Cheating, in one form or another, has been been endemic in
ever since the global phenomenon first hit the streets in 2016. Many players may have seen initial efforts at things like location spoofing as simple time saves and effectively non-issues, or even outright required for play for some players with disibilities or living in remote locations with few PokéStops
. From these relatively innocent beginning however, we've seen growing examples of more flagrant, outright cheating spurred by desires for an unfair advantage over other players, such as save game editing and bots, spurred several waves of bans from Niantic
. Whatever the rationale behind any individual player's cheating, the current global situation has only escalated the problem. Niantic sort to help curb this problem with the introduction of Remote Raids
early last year, letting players join raid groups from their homes. However, this feature was monetised, requiring Remote Raid Passes
to be purchased from the store. Many comments from players cite this type of aggressive monetisation as a factor encouraging them to seek out various cheats in GO, a game that made over $1 billion in 2020.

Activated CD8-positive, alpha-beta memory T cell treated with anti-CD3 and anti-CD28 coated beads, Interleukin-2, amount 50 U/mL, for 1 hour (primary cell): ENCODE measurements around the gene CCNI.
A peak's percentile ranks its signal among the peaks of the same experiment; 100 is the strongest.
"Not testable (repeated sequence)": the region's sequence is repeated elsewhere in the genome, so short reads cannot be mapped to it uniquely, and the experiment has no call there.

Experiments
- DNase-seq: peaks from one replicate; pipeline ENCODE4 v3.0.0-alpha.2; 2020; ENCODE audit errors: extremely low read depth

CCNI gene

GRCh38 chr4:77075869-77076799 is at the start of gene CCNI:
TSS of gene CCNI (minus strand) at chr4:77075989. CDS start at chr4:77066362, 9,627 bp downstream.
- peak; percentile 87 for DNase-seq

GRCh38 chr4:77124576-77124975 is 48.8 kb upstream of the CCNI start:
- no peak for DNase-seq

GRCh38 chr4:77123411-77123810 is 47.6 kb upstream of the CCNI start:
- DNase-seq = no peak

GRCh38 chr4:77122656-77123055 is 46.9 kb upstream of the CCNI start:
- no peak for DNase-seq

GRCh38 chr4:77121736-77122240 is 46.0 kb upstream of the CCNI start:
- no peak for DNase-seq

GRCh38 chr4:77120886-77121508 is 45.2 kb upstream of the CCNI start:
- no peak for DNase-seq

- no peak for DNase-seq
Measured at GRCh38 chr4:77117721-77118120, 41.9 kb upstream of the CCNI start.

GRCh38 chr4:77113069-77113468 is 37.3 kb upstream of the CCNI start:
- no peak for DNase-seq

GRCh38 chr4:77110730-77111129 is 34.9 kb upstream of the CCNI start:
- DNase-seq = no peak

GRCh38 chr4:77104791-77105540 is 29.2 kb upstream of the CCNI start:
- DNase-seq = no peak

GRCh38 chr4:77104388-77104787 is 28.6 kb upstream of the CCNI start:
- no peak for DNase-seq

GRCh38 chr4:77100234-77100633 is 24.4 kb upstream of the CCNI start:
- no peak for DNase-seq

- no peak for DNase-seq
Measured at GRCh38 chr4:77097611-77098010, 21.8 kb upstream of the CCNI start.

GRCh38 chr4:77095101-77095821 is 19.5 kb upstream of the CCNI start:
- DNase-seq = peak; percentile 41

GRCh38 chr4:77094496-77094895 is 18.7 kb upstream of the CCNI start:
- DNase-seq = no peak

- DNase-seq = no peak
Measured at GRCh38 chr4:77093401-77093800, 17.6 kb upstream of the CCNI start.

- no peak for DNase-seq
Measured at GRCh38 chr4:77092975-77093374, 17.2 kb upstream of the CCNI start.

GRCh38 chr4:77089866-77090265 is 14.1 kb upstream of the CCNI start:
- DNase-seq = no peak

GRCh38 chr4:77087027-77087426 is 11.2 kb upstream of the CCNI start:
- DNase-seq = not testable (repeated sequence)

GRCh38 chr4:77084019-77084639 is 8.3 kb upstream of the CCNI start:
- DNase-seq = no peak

Thus far, Niantic has issued punishments to over 5 million users caught cheating, leading to more than 1 million permanent bans being levelled. While those numbers are spread over all of their mobile AR titles, Pokémon GO, Ingress, and Harry Potter: Wizards Unite, it's still an almost unbelievable figure. That said, the situation may not be as bad as it first sounds. Niantic encouragingly pointed out that over 90% of those they gave warnings to stopped cheating afterwards. They consider this a success as they "continue to find the right balance between punishing casual cheaters versus the more egregious ones."
The struggle between hackers and developers is unlikely to ever end, and both sides are constantly evolving their methods and deploying new tools. Should Niantic's efforts with the Fast Track trial for Ingress players "which would enable them to request for a quicker manual intervention." prove effective, it's likely only a matter of time before a similar program is rolled out in Pokémon GO.